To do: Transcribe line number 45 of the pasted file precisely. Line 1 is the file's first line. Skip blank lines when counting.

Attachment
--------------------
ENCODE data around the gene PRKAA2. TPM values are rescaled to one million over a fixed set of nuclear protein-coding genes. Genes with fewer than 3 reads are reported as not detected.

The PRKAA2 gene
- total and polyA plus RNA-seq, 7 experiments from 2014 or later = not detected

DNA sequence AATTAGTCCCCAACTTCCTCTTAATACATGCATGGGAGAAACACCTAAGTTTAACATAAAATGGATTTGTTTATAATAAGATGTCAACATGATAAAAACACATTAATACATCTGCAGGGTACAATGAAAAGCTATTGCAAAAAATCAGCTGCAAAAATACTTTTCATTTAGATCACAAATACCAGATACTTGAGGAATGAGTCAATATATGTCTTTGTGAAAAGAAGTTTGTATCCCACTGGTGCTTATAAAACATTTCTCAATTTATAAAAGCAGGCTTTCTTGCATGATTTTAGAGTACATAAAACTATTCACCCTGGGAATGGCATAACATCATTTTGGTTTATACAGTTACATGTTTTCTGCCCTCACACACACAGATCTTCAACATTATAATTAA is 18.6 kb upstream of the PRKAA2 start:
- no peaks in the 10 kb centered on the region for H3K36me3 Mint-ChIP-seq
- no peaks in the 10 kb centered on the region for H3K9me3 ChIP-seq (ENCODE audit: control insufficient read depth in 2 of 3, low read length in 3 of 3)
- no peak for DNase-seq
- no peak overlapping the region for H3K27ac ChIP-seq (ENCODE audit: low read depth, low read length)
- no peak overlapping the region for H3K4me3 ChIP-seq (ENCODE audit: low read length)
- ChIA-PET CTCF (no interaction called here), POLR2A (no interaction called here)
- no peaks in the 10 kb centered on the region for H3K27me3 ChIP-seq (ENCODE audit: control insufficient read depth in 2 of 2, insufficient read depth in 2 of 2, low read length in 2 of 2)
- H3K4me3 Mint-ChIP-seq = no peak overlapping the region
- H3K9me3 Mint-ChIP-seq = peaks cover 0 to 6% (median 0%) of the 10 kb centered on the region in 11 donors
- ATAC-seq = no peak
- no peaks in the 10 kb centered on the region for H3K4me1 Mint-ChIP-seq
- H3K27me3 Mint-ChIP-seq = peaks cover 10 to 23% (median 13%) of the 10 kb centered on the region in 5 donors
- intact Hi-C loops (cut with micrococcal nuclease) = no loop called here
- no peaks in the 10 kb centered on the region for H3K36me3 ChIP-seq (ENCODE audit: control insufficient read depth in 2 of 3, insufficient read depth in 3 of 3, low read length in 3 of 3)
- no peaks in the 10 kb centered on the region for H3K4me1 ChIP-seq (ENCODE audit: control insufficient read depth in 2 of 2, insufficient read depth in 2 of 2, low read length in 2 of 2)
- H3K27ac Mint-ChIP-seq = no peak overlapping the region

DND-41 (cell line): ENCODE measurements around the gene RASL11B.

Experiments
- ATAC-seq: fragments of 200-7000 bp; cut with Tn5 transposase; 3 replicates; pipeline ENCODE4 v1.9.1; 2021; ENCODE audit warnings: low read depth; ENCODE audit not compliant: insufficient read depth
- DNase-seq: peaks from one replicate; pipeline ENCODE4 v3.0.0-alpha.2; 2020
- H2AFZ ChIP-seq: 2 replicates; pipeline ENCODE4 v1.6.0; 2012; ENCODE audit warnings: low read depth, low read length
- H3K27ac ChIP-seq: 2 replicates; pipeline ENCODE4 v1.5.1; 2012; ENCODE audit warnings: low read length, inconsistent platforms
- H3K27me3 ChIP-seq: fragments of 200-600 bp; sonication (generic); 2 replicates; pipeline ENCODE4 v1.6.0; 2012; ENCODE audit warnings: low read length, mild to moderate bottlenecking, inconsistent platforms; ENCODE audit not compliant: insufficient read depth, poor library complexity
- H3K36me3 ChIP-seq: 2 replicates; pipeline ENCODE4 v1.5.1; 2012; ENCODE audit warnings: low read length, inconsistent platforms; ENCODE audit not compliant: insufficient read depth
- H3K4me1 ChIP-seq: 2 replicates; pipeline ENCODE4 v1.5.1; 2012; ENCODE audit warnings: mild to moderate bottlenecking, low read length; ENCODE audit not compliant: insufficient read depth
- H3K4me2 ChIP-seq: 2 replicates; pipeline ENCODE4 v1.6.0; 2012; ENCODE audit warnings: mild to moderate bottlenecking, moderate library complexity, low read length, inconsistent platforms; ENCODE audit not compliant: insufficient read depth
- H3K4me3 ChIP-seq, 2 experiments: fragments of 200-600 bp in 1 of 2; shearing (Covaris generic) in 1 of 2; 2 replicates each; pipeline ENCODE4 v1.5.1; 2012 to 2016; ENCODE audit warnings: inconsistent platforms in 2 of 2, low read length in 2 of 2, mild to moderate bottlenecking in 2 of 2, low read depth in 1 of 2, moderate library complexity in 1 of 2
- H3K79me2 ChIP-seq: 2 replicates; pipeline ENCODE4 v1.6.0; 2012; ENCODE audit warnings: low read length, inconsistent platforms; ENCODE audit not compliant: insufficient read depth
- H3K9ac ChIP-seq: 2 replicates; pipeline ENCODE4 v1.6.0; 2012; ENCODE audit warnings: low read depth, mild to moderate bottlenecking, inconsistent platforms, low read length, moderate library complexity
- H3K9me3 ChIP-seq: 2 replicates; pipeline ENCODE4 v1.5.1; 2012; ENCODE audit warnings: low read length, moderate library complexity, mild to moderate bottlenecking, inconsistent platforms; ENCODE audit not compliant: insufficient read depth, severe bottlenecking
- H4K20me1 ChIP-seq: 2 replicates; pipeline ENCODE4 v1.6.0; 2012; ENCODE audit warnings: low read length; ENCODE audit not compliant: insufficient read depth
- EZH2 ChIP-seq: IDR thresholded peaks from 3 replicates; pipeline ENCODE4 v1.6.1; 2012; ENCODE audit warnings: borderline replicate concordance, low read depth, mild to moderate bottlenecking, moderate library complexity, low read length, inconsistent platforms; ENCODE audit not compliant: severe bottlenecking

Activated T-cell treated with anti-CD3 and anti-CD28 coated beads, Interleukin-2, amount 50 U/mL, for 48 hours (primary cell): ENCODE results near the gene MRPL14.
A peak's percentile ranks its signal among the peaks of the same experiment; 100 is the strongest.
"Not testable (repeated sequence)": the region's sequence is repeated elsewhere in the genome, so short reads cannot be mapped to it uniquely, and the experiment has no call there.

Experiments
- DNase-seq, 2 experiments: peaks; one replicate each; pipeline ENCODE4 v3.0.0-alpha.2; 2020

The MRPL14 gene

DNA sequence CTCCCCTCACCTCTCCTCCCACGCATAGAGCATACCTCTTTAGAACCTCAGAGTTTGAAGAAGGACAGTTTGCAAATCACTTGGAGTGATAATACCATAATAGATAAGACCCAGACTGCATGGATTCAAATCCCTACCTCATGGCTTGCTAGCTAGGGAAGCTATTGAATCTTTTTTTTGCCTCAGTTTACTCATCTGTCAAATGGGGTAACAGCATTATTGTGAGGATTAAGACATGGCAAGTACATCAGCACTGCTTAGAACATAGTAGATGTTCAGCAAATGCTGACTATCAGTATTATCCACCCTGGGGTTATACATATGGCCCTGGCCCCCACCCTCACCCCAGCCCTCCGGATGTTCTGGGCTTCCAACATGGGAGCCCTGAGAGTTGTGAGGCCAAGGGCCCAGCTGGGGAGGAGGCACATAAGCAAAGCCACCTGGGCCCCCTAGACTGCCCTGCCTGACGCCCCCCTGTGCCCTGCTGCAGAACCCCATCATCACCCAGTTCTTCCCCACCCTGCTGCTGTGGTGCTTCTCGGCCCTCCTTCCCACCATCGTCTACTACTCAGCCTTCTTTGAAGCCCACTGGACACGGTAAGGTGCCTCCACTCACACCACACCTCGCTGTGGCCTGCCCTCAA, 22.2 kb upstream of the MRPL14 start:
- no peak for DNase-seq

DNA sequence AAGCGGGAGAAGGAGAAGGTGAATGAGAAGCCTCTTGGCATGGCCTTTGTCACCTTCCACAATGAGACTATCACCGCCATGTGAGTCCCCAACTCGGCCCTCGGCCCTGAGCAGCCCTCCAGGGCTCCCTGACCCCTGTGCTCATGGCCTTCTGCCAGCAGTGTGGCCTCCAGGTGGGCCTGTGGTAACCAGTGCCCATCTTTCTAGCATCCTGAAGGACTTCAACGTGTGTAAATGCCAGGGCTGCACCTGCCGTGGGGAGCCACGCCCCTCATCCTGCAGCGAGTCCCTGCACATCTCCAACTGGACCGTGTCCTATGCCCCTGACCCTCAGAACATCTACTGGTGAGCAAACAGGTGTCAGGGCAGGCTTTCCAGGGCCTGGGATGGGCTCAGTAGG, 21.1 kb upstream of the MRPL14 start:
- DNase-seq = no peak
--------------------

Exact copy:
DNA sequence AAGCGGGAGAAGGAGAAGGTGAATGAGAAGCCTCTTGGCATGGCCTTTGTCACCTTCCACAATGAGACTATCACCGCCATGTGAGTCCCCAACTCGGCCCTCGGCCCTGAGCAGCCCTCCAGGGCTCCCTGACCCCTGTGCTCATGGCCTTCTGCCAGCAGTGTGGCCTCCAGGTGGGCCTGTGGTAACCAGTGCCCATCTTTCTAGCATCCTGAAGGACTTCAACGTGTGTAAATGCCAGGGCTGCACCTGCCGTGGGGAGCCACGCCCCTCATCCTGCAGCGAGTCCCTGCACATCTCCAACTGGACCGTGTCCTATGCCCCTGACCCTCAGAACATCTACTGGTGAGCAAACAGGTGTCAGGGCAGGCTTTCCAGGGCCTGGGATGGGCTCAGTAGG, 21.1 kb upstream of the MRPL14 start: